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In 2012, Manso-Zamora was convicted of conspiring to commit Hobbs Act robbery, three Hobbs Act robberies, and three counts of possessing and brandishing or discharging a firearm in furtherance of those robberies, and was sentenced to 776 months' imprisonment. In 2020, Manso-Zamora sought release under 18 U.S.C. 3582(c)(1), asserting that he was at high risk of severe illness or death from COVID-19. He was hospitalized for several weeks in 2019 for bone marrow aplastic anemia, inflammatory bowel disease, and low white blood cells and platelets. He noted his rehabilitation efforts and that, had he been sentenced under the 2018 First Step Act, he would not have been subject to mandatory consecutive 300-month sentences for his firearm convictions. The district court denied the motion. The Sixth Circuit allowed appointed counsel to withdraw and directed the clerk to appoint new counsel, then declined to consider Manso-Zamora’s pro se motions to voluntarily dismiss his appeal and to appoint a medical expert. Prisoners have no constitutional right to counsel in collateral post-conviction proceedings or in section 3582(c) proceedings. The "Anders" procedures are not required in section 3582(c) proceedings. Counsel is entitled to withdraw to honor his ethical obligation not to pursue a claim that he honestly believes to be frivolous. Given that Manso-Zamora and his attorney “disagree” about his medical conditions, it would be “unreasonable” to compel that attorney to continue providing services. View "United States v. Manso-Zamora" on Justia Law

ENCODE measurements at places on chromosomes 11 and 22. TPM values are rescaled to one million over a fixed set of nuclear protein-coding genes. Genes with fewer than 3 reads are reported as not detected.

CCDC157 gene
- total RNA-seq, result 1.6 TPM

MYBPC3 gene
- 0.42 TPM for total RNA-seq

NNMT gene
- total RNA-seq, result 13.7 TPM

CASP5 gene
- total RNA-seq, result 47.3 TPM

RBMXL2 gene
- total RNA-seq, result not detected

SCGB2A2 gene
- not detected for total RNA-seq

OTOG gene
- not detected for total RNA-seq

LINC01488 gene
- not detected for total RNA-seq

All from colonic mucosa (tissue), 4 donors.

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Braden and Strong used the Tennessee state courts to resolve the dissolution of their business partnership. During that process, Strong believed she was the victim of legal malpractice. She hired the Parrish Law Firm to represent her in a lawsuit against her original attorney. Strong’s malpractice case was later dismissed when the Parrish Firm did not comply with discovery deadlines. Strong assigned some of her rights in the partnership dissolution action to the Parrish Firm for costs and expenses in the malpractice action. When the Parrish Firm sued to recover $116,316 under the assignment, Strong filed counterclaims, which were resolved in state court. A jury awarded Strong $2,293,878.70. The Tennessee Court of Appeals affirmed. The Firm filed suit in federal court, seeking a declaratory judgment, alleging that the Tennessee Court of Appeals judges made false statements in a judicial opinion violating its rights to a “fair trial” under the Due Process Clause and “to access justice” under the Equal Protection Clause. The Sixth Circuit affirmed the dismissal of the suit and directed the Firm and its counsel to show cause why sanctions should not be assessed. The suit is barred by the Rooker-Feldman doctrine; the complaint essentially sought another round of state appellate review. The complaint failed to present a justiciable case or controversy. Federal courts “are not in the business of pronouncing that past actions which have no demonstrable continuing effect were right or wrong.” View "Larry E. Parrish, P.C. v. Bennett" on Justia Law